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This is attorney Bill offering legal assistance today.
Your question relates to insurance fraud , obtaining money under false pretenses, and larceny.
Depending on the value of the jewelry this could either be a misdemeanor or felony crime but is most likely a felony.
As the insurer you do have a duty to report a crime or could be also liable as an accessory after the fact in concealing the crime.
If you or your finance have made a claim on the jewelry , as well as there being criminal implications for fraud, the jewelry belongs to the insurance company and not you if you have been paid for the loss.
I'm sorry that this isn't an easy answer. While this may have been just a mistake on behalf of your fiance and if the two of you were voluntarily to reimburse the insurance company, they would more than likely not even press charges.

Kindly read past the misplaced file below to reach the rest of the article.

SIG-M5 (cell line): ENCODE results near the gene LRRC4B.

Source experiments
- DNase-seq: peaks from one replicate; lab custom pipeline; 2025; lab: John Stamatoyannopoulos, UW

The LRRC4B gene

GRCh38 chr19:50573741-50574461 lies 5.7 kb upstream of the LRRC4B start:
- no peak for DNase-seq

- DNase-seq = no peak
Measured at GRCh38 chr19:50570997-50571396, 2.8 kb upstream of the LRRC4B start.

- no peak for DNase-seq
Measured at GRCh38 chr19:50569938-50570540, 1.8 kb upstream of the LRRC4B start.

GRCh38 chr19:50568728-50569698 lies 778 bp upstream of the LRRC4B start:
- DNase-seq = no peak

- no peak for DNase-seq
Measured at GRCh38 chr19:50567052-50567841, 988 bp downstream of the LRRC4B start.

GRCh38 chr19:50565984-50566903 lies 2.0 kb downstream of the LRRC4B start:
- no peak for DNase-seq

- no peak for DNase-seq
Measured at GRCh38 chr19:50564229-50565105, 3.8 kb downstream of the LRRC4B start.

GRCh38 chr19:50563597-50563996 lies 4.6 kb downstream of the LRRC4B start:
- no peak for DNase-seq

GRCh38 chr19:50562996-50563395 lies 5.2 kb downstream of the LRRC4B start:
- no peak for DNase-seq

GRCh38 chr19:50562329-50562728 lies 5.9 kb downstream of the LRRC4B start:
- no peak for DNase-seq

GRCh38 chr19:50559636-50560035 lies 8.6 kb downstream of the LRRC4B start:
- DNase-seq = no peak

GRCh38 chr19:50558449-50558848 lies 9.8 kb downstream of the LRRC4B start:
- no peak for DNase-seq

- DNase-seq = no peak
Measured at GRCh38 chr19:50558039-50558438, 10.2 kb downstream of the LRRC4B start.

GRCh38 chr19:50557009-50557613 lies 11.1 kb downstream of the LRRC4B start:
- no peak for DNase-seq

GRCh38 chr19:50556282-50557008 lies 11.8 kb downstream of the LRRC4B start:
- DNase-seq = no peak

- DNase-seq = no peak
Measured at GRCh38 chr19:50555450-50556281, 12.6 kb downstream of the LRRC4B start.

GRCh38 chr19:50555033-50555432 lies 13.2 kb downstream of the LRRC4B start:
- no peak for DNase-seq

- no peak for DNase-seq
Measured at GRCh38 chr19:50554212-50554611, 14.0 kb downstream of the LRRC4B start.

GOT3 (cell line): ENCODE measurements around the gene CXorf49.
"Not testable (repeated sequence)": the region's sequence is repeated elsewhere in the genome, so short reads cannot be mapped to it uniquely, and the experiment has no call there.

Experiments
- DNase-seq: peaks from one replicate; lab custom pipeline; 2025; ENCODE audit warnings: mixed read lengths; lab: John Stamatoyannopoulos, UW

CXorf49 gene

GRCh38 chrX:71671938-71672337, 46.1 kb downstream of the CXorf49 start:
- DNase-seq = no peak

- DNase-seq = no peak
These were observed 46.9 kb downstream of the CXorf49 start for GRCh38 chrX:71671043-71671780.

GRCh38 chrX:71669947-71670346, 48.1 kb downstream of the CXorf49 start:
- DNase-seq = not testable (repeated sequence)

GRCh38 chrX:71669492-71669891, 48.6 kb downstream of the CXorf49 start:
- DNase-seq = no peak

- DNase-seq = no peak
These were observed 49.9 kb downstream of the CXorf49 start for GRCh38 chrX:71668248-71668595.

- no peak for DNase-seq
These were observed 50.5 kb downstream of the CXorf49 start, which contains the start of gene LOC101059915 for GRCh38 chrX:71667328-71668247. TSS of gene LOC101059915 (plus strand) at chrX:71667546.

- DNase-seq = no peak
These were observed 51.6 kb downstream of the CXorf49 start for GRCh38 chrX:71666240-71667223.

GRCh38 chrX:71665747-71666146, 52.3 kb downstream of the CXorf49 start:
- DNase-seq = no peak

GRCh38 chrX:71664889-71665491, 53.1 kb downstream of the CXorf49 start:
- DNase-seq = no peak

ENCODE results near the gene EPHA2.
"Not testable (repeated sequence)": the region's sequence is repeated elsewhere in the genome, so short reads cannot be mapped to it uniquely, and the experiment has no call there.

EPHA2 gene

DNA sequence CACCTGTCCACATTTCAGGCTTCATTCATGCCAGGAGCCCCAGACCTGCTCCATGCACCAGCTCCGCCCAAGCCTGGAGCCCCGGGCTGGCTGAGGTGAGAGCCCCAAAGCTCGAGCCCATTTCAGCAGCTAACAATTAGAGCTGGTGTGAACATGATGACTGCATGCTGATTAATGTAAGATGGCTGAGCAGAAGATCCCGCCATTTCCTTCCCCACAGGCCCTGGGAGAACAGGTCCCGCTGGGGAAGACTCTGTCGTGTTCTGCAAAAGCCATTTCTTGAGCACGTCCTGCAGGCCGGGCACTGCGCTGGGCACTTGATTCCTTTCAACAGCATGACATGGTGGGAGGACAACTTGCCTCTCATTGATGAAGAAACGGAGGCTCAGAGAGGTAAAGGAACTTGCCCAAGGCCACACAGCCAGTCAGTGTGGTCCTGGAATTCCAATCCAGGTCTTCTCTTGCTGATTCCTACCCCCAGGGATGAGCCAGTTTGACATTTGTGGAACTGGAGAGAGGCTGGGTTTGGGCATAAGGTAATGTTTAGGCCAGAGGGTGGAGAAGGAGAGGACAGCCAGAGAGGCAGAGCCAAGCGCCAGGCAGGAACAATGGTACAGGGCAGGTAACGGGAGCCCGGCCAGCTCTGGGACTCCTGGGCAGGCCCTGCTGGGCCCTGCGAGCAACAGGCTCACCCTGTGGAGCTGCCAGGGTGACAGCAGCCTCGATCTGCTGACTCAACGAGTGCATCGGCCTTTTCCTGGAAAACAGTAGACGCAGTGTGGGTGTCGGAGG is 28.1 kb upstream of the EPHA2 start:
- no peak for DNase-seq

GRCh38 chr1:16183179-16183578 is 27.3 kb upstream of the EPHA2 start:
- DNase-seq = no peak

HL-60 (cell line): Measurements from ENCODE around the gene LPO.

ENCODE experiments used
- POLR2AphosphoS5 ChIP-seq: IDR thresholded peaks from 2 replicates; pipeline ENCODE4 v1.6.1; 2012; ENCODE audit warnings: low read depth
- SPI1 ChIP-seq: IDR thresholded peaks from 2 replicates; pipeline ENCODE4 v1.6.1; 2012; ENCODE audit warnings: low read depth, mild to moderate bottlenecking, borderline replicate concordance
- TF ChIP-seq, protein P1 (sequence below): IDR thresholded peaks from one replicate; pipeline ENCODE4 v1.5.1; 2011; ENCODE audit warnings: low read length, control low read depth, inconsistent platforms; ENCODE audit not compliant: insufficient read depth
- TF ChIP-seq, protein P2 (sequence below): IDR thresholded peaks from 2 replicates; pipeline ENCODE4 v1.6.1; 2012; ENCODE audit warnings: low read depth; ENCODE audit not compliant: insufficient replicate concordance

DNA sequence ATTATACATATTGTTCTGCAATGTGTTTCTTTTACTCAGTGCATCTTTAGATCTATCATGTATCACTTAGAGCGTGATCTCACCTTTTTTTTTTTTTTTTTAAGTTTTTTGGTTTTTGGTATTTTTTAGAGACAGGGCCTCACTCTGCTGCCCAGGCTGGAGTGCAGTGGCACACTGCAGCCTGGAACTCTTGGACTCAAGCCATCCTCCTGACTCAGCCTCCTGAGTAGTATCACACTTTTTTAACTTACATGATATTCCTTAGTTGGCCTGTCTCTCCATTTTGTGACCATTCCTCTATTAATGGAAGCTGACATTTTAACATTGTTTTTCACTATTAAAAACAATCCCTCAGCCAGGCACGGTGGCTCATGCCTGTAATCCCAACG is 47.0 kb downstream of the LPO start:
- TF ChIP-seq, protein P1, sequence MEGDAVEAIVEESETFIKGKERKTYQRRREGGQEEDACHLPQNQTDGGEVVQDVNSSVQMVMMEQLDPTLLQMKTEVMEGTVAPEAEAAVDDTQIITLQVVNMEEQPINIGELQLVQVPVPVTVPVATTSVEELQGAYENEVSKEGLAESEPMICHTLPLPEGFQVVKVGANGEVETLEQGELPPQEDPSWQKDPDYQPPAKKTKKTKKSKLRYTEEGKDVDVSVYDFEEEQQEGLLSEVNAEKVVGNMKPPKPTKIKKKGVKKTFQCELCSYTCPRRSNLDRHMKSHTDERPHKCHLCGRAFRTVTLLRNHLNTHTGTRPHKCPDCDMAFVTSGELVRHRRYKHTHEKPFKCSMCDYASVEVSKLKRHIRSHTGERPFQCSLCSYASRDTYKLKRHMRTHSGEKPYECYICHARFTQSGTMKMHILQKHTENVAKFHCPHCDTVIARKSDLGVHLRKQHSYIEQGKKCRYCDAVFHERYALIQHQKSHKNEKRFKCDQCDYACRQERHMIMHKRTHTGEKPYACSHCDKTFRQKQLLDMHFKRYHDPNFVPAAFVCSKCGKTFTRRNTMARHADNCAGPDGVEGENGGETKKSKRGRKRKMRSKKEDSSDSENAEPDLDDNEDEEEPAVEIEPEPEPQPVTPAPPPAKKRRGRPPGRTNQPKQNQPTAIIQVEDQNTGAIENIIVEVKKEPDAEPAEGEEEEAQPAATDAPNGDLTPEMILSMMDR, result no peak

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Bes t of luck
That's right. Under Minnesota law, an engagement ring is a conditional gift on the event of the marriage taking place; if the marriage never takes place the ring should be returned to the buyer, if not the recipient can be sued in civil court.
I already outlined insurance fraud law to you.
Minnesota Statute 609.611 INSURANCE FRAUD.
The penalty for fraud is the following :
Whoever violates this provision may be sentenced as provided in section 609.52, subdivision 3, based on the greater of (i) the value of property, services, or other benefit wrongfully obtained or attempted to obtain, or (ii) the aggregate economic loss suffered by any person as a result of the violation. A person convicted of a violation of this section must be ordered to pay restitution to persons aggrieved by the violation. Restitution must be ordered in addition to a fine or imprisonment but not in lieu of a fine or imprisonment.
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